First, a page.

... The road from Windows to Linux is now mostly sealed, with only a few rough patches left. You can see your Windows partition in Home > Storage Media, open Windows files, and even write back to them. The sound of glass shattering when Mepis can't open something is a change from the dull red cross signs Windows throws at you. These Linux dudes have a sense of humor: when K3b finishes burning a CD, it bursts into a bugle sound that makes you look for the cavalry coming over the hill.

For most users, OpenOffice is compatible enough with Word, Excel, and Powerpoint. The font set in the Writer is pretty mean but can be made more generous by installing MS core fonts with Synaptic. Still, fonts are the elephant in the Linux room, admittedly. More work needs to be done here.

Compatibility stops with Desktop Publishing, since Scribus can't open Publisher files. Other than that, Scribus will do most of the things Publisher does, Evolution is more than a match for Outlook, and Firefox makes Internet Explorer 7 look stale. ShowFoto is as slick as any photo editor I've used on XP, digikam is a great photo organizer, and the Linux multi-media apps lack nothing.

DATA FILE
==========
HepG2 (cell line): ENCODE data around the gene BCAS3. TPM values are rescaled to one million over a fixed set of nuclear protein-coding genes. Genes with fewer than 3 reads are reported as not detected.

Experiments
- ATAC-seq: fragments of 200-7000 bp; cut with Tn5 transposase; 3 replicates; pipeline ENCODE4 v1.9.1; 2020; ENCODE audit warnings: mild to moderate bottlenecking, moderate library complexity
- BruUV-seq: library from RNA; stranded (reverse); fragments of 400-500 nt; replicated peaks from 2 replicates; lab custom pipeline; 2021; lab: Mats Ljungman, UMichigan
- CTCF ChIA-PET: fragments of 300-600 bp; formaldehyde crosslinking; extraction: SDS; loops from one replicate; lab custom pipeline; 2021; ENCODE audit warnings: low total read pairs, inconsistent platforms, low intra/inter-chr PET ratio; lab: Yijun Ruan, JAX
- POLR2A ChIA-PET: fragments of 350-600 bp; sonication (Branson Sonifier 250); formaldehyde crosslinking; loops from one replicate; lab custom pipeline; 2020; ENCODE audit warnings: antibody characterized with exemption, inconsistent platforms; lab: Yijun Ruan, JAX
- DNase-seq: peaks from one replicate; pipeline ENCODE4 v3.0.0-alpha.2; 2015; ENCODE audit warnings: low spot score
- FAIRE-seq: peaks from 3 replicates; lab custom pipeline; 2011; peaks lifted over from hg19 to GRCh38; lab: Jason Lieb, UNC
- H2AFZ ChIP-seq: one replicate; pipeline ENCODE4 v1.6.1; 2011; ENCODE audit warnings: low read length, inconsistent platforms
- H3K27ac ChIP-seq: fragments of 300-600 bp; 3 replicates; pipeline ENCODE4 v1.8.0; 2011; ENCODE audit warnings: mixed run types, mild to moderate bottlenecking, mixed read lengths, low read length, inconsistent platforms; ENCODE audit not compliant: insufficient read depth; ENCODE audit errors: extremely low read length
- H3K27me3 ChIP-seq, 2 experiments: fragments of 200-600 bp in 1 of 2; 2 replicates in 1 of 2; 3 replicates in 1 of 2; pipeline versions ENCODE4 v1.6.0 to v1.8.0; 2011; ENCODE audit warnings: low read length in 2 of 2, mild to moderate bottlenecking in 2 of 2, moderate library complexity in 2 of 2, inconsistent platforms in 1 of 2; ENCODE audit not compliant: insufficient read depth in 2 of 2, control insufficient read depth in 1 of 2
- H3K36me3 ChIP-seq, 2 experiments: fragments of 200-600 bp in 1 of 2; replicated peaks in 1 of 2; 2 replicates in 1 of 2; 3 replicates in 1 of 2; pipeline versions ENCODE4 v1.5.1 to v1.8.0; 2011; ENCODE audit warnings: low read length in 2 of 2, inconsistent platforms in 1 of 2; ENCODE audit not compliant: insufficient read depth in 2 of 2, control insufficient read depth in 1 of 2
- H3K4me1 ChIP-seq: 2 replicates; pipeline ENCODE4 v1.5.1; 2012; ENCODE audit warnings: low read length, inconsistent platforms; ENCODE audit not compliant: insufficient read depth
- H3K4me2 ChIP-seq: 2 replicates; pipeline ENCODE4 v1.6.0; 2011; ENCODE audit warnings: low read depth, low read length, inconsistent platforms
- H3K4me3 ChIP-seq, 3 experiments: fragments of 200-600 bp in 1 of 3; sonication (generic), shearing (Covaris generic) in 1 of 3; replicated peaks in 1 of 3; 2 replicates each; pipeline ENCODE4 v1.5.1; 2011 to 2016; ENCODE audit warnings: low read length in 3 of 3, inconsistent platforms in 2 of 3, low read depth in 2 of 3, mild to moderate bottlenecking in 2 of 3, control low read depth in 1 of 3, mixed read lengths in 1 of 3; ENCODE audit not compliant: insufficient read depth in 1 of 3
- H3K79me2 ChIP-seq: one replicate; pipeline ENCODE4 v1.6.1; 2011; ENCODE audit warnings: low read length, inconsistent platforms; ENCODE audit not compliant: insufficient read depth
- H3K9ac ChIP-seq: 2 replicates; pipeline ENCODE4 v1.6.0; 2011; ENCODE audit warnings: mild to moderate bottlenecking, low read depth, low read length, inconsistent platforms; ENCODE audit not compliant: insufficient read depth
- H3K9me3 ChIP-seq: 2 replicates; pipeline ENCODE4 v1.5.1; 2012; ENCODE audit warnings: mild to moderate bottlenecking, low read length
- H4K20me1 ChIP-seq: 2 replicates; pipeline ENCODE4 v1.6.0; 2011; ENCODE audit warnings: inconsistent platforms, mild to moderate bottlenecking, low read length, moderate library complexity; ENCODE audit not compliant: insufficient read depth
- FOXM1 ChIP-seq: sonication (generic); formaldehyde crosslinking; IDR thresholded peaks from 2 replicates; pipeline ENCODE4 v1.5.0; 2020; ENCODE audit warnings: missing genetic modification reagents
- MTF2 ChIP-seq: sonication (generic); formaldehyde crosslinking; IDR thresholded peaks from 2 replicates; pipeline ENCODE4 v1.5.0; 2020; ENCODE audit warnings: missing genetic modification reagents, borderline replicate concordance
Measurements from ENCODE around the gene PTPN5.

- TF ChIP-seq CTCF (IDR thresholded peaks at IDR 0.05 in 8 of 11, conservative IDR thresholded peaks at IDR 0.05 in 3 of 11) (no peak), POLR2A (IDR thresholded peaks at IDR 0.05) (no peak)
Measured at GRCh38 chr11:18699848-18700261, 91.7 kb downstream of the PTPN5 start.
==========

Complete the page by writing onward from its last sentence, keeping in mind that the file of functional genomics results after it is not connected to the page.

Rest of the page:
If you prefer Opera to Firefox, or XnView for working with photos, you just tick the box in Synaptic and it will provide. More specialized apps like Inkscape or Blender are just a few Synaptic clicks away. The Gimp is already installed; it has a reputation for being hard to use but who'd argue that Adobe Photoshop isn't?

Read the rest.

Posted by Physics Geek at 10:28 AM | Comments (0) | TrackBack

October 16, 2007

I'm baaaccckk